Posted on 22 June 2015
A new free exhibition entitled EuroVisions: Wales through the Eyes of European Visitors, 1750–2015 will be open to the public at Ceredigion Museum in Aberystwyth on 11 July 2015. The exhibition is part of the AHRC-funded project European Travellers to Wales, 1750–2010 which is jointly undertaken by Bangor University, the University of Wales Centre for Advanced Welsh and Celtic Studies and Swansea University.
The three-year project has already identified over 280 travel accounts in which visitors from the European mainland describe their journeys around Wales since the mid-eighteenth century. EuroVisions complements these accounts as it focuses on works of art that have been inspired by the landscape, sites of industry and the people of Wales.
Speaking about the exhibition, principal investigator of the project Professor Carol Tully, Bangor University, explained:
“This is a wonderful opportunity for us to bring our research to a wider audience and to show just how varied the European view of Wales has been over time.”
The exhibition will show a broad range of works by artists from Switzerland, Belgium, France, Italy, Germany, Austria and Poland from the Romantic period up to the present. These pictures show Wales in all its many facets, ranging from idyllic landscapes to industrial centres and portraits of the people living in Wales. What makes the art on display so unique are the subjects that caught the travelling stranger’s eye. The objects displayed in this exhibition also give evidence of how travelling has changed over the past 250 years - heavy trunks that were formerly strapped to the roofs of post coaches can be seen side by side with lighter suitcases and rucksacks.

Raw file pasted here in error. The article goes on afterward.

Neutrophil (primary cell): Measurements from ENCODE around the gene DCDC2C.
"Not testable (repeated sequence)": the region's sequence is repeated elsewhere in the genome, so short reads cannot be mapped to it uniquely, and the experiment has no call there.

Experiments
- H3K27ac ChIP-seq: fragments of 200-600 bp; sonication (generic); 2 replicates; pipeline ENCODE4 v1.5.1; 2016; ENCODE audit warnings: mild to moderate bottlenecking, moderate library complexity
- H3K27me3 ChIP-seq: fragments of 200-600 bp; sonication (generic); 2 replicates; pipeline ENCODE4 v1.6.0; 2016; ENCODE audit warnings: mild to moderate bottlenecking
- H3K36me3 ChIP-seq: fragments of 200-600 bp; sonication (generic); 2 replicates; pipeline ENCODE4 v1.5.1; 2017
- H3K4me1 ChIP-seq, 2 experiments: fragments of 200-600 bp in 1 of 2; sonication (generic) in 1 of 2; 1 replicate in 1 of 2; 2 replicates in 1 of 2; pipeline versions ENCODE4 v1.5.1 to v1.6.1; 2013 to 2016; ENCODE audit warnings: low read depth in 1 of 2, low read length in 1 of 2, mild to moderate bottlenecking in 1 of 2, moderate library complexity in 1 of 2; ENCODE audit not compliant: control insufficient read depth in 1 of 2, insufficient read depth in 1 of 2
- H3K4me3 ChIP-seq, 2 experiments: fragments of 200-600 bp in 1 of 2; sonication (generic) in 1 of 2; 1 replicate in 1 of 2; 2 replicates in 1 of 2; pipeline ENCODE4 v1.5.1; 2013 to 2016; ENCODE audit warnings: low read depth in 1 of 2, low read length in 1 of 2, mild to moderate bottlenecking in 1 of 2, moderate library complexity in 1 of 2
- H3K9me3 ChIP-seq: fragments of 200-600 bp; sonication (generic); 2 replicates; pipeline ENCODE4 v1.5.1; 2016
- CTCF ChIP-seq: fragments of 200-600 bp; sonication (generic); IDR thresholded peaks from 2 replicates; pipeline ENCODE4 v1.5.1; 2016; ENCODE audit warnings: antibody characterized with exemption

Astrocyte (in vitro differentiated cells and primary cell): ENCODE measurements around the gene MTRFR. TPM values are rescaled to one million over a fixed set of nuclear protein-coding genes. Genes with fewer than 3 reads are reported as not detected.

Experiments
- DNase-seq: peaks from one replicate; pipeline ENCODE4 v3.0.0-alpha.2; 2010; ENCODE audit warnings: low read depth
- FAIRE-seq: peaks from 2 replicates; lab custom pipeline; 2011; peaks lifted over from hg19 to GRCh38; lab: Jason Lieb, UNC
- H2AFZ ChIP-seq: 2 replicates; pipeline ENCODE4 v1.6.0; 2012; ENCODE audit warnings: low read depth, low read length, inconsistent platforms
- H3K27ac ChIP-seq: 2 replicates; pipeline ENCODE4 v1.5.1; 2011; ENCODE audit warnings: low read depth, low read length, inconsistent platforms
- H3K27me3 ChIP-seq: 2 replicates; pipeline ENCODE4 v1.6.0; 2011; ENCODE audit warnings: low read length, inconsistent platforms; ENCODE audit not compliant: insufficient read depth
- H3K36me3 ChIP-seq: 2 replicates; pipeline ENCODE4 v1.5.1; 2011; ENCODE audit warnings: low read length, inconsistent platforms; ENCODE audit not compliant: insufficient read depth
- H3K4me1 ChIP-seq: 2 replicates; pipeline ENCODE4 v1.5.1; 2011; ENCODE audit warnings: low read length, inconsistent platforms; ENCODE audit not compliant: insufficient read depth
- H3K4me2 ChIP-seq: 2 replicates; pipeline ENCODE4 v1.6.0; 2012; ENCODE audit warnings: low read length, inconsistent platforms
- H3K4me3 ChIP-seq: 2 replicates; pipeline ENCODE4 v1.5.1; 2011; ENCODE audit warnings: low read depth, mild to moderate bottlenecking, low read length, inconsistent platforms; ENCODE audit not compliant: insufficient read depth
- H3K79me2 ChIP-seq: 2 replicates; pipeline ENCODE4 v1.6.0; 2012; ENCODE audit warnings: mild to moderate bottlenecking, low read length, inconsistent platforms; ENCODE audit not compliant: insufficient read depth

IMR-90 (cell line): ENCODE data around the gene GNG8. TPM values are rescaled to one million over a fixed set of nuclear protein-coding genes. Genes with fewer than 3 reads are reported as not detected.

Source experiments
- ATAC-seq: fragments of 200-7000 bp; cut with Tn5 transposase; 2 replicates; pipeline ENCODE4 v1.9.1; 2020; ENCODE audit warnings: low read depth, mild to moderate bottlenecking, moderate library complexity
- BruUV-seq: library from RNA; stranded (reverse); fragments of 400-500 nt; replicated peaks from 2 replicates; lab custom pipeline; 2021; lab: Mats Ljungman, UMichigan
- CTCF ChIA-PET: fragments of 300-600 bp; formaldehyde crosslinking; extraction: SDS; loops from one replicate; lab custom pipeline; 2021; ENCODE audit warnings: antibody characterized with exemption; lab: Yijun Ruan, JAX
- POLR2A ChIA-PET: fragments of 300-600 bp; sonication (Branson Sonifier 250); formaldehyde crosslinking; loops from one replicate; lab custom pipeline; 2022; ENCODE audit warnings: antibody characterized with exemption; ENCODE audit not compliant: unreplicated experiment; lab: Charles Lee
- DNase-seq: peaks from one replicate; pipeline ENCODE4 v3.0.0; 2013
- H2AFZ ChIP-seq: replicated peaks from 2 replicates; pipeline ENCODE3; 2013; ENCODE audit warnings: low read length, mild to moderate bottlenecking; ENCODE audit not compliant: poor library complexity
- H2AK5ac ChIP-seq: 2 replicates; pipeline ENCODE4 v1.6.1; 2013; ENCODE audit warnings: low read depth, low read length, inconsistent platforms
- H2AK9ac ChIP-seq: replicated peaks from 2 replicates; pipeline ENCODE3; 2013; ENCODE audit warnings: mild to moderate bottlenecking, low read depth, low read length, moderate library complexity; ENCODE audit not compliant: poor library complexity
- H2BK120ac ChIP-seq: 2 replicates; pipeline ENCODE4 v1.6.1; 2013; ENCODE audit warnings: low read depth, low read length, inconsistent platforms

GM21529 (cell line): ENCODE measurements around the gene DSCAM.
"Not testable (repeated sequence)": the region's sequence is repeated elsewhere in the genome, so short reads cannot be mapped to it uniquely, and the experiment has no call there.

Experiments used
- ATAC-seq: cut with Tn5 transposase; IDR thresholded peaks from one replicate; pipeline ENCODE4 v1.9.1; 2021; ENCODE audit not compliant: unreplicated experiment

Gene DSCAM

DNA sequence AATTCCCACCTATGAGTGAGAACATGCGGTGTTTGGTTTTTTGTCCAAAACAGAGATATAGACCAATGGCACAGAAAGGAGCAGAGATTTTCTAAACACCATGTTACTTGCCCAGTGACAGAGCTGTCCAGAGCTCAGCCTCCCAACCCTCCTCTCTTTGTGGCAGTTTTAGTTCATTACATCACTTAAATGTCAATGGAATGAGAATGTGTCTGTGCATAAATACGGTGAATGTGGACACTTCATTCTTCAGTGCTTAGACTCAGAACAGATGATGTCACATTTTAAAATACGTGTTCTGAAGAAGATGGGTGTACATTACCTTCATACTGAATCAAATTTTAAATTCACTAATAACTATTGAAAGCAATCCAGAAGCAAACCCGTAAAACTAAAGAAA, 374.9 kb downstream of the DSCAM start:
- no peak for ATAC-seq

Rita Singer, Research Assistant for the project, organised the exhibition with generous support by Ceredigion Museum. Speaking about the collections on show she commented:
“EuroVisions is a unique opportunity for museum visitors to see rarely displayed works of art from continental Europe that has been collected by various institutions here in Wales. It is probably the first and only time that people will have the chance to see a drawing of Dolgellau during the 1770s by a Swiss artist side by side a twentieth-century hospital scene by a painter from Belgium. The variety of styles, subjects and national backgrounds makes the exhibition so exciting.”
Alice Briggs, Assistant Curator at Ceredigion Museum added:
“We are very excited to have on show such a diverse range of treasures and paintings for the EuroVisions exhibition – we have a visitor book from Snowdon from 1845 on loan from the National Library of Wales, sketches by the famous composer Mendelssohn Bartholdy from his tour of Wales in 1829, and work by Josef Herman and Martin Bloch to name a few. It is fascinating to discover more about the people who have travelled to Wales from Europe and their perspective on Wales.”
Speaking about the project and the lead up to the launch of EuroVisions, Professor Dafydd Johnston, Director of the University of Wales Centre for Advanced Welsh and Celtic Studies commented:
“Our collaboration with Bangor and Swansea has opened up a fascinating new research area, and the partnership with the National Library and Ceredigion Museum is a great opportunity to present our findings to the public here in Aberystwyth.”
EuroVisions is open to the public in Ceredigion Museum, Aberystwyth, from 11 July to 27 September 2015, before travelling to Swansea Museum this autumn and Gwynedd Museum in Bangor in early summer next year.
For more information about the project, visit http://etw.bangor.ac.uk/eurovisions-wales-through-eyes-european-visitors-1750%E2%80%932015